The State of Radio

Back To The Future: Townsquare Media's 'Local First' Approach To Radio May Be An Antidote To Streaming

Sweet Lenny Courtesy Photo

Steve Knopper is a Billboard editor at large, a former Rolling Stone contributing editor and the author of MJ: The Genius of Michael Jackson and Appetite for Self-DestructionThe Spectacular Crash of the Record Industry in the Digital Age.

After decades of centralized playlists and syndicated DJs, radio stations are once again emphasizing superserving their communities, and for "local first" station group Townsquare Media that led to a 20% boost in digital revenue in 2018


In the driver's seat of his 2014 GMC Acadia, Chris Barber plucks a gooey, cheese-covered piece of sausage from a slice of pizza and holds it up to the camera in his vehicle. A "local" pizza joint, explains the DJ known as Sweet Lenny, applies toppings by instinct, unlike corporate chains. "There isn't some kind of like [company] rule: 'You got to put 17 pieces of sausage in there and they need to be this big,'" he says in a video posted on YouTube. "You go to a local pizza place, they put on the amount of sausage that they see fit."

For much of this spring, Sweet Lenny of adult contemporary station WZOK-FM, which reaches roughly a third of the 150,000 residents of Rockford, Ill., every day, talked to his listeners about pizza. He played Ed Sheeran and Rihanna, but he also spent hours talking about cheese, crust, pepperoni -- and sausage -- supplementing his Chicago-accented on-air ramblings with blog posts and videoclips that chronicled his search for the broadcast market’s best pizza. (In the end, John's Restaurant Pizzeria & Steakhouse on 11th Street beat Lino's on East State Street for the top honor.)

"It sounds so small-town. But it connects with the same people who drive up and down the street," says Barber, who first worked at the station as an intern in 1999 and is now an operations manager for parent company Townsquare Media. "You can get the latest Ariana Grande news anywhere. We talk about the things that matter to our audience."

Radio started out as a local business. By the second decade of the 1900s, stations such as WHA (initially 9XM) in Madison, Wis., sent Morse code agriculture reports to local farmers, and Detroit’s news giant WWJ was broadcasting weather forecasts beginning in 1920. But that changed drastically in 1996, when President Bill Clinton signed the Telecommunications Act into law, eliminating the cap on the total number of radio stations that a single company could own and allowing the purchase of as many as eight stations in a single market (depending upon its size), sparking an era of ownership consolidation in the industry. Clear Channel Broadcasting (now iHeartMedia), in particular, took advantage of the deregulation, increasing its portfolio of stations from just over 40 to more than 850 today. In the process, it moved to a more centralized form of programming that influenced the radio industry at large -- one that relied heavily on syndicated talent such as Rush Limbaugh and Ryan Seacrest and employing playlists dictated by its home offices in San Antonio.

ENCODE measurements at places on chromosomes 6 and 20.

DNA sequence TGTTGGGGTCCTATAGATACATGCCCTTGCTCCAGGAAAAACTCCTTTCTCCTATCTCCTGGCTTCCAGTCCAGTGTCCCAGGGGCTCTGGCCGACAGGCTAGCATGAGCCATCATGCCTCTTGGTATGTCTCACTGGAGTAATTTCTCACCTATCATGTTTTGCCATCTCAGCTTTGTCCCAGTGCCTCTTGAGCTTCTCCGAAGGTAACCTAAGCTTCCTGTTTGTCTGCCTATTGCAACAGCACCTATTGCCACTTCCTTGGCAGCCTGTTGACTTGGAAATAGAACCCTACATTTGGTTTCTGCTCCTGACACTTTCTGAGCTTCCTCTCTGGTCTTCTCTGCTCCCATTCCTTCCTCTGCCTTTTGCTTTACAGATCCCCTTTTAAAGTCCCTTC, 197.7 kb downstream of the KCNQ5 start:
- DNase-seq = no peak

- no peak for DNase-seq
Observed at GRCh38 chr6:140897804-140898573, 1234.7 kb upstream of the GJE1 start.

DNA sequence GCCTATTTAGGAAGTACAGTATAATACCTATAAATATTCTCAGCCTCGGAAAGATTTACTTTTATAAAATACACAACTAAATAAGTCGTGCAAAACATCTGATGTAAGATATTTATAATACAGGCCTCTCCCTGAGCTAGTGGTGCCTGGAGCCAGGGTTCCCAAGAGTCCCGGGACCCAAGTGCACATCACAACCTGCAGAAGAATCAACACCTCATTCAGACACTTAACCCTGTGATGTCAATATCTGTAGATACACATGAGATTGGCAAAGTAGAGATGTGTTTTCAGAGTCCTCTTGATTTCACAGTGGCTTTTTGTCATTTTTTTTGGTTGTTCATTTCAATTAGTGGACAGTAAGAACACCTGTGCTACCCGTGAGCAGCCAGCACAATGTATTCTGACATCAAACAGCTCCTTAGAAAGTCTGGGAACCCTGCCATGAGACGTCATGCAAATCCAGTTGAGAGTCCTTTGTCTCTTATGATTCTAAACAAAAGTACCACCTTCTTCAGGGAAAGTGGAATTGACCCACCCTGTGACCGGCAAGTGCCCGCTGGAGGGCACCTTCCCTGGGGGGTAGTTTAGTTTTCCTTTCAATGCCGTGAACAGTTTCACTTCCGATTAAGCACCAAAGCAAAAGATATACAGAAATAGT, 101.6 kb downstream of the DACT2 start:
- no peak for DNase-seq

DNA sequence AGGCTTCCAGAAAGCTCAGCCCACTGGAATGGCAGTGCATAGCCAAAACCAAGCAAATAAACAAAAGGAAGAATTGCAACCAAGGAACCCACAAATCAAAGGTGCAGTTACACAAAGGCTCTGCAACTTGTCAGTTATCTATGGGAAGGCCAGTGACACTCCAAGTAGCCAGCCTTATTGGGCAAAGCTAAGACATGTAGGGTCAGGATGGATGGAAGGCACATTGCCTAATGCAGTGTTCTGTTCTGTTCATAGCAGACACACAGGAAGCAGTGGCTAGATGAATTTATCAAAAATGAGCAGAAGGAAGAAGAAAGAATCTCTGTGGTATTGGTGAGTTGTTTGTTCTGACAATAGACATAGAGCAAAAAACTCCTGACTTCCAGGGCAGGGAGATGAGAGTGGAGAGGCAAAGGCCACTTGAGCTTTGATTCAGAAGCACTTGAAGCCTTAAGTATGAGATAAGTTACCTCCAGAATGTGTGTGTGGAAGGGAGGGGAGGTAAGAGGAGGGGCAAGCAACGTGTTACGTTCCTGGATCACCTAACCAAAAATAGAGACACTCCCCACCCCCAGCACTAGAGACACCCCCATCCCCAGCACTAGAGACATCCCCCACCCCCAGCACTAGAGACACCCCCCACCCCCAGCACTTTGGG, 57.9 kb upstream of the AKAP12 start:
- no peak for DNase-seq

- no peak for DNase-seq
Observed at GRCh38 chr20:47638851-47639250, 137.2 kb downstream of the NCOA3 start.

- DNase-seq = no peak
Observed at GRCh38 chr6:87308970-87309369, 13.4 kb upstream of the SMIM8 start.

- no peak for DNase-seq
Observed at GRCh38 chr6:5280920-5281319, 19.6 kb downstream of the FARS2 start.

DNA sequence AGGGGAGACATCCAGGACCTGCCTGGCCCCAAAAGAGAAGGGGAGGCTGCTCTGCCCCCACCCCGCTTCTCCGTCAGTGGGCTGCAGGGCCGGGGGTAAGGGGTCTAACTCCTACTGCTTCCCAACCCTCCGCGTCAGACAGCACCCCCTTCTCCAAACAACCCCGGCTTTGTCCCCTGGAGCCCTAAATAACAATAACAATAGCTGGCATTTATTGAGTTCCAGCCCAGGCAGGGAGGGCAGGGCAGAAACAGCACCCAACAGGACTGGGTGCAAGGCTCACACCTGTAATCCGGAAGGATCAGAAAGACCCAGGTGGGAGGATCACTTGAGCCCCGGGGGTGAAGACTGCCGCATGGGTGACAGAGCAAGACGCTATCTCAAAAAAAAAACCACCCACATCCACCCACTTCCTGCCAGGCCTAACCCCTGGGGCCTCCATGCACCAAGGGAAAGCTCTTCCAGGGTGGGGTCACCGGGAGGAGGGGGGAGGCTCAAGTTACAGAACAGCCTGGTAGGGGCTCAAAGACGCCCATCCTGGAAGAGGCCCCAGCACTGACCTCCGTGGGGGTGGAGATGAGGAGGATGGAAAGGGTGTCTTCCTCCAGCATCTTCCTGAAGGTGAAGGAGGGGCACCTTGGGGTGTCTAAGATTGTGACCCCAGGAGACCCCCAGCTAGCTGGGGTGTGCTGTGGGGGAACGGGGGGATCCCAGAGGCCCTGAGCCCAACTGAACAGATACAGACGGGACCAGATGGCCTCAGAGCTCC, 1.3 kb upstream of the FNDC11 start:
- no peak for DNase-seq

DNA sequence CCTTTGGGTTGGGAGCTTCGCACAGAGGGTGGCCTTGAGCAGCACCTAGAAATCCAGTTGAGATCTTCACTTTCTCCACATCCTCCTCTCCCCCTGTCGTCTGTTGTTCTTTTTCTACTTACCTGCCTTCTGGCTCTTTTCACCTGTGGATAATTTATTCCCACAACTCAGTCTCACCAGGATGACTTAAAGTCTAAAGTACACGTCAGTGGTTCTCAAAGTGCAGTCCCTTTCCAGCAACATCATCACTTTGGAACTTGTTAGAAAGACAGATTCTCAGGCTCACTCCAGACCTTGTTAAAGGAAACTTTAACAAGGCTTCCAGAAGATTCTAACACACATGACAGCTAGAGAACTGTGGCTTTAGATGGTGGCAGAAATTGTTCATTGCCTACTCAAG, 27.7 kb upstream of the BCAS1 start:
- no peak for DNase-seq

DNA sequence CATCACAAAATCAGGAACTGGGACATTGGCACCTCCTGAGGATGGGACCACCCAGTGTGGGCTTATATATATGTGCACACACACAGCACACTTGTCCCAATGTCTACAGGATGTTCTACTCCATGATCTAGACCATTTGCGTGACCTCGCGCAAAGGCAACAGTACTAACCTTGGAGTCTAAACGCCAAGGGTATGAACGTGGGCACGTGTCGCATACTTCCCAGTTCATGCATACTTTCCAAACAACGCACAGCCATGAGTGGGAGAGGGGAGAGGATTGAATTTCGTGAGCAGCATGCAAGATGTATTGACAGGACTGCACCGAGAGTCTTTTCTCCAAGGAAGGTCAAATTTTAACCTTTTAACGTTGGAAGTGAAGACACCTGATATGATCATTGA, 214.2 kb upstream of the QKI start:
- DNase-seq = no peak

But as the radio industry endures an extended period of stagnation -- one that saw iHeart and another Cumulus Media declare Chapter 11 bankruptcy (both emerged this year) -- broadcasters are once again paying closer attention to the communities that their signals reach. Today, even iHeart stations market themselves to their respective listening audiences with some variation of "local first," a tagline that officially belongs to Townsquare Media, owner of Rockford's WZOK and some 320 other stations. Among the smallest are three tiny signals in Cheyenne, Wy., the 261st-largest radio market in the United States, while the largest is WKXW (NJ 101.5) in Trenton, N.J., which reaches 1 million listeners weekly.

The “local first” philosophy acknowledges that on-demand streaming platforms such as Spotify, YouTube and Pandora have rendered irrelevant the “more music, less talk!” lines that DJs once repeated ad nauseam. Townsquare's DJs and programmers have leaned in to talking more over the air, especially about traffic lights, potholes and other issues relevant to local listeners -- including the number of sausage slices on the region's best pizza.

The formula is working for the Greenwich, Conn.-based broadcast group, which boosted its overall revenue by 4% last year and its digital revenue by 20%, adding another $93.7 million in net revenue in the first quarter, an increase of 4.7%. "There's a lot of other people in the industry who have decided to do a lot of syndication. Their view is, 'Great radio is great radio,' and if you can take great radio and push it everywhere, that's the solution," says Townsquare CEO Bill Wilson, who, as a former president of AOL Media, helped build the web portal's now-defunct, Trip Advisor-like "City Guides" in the early 2000s. "Our [strategy] is quite the opposite. We want to be live and local." (Townsquare does syndicate a few of its own shows, mostly at night, including Taste of Country and Ultimate Classic Rock, “leveraging our brands that started online,” says Wilson.)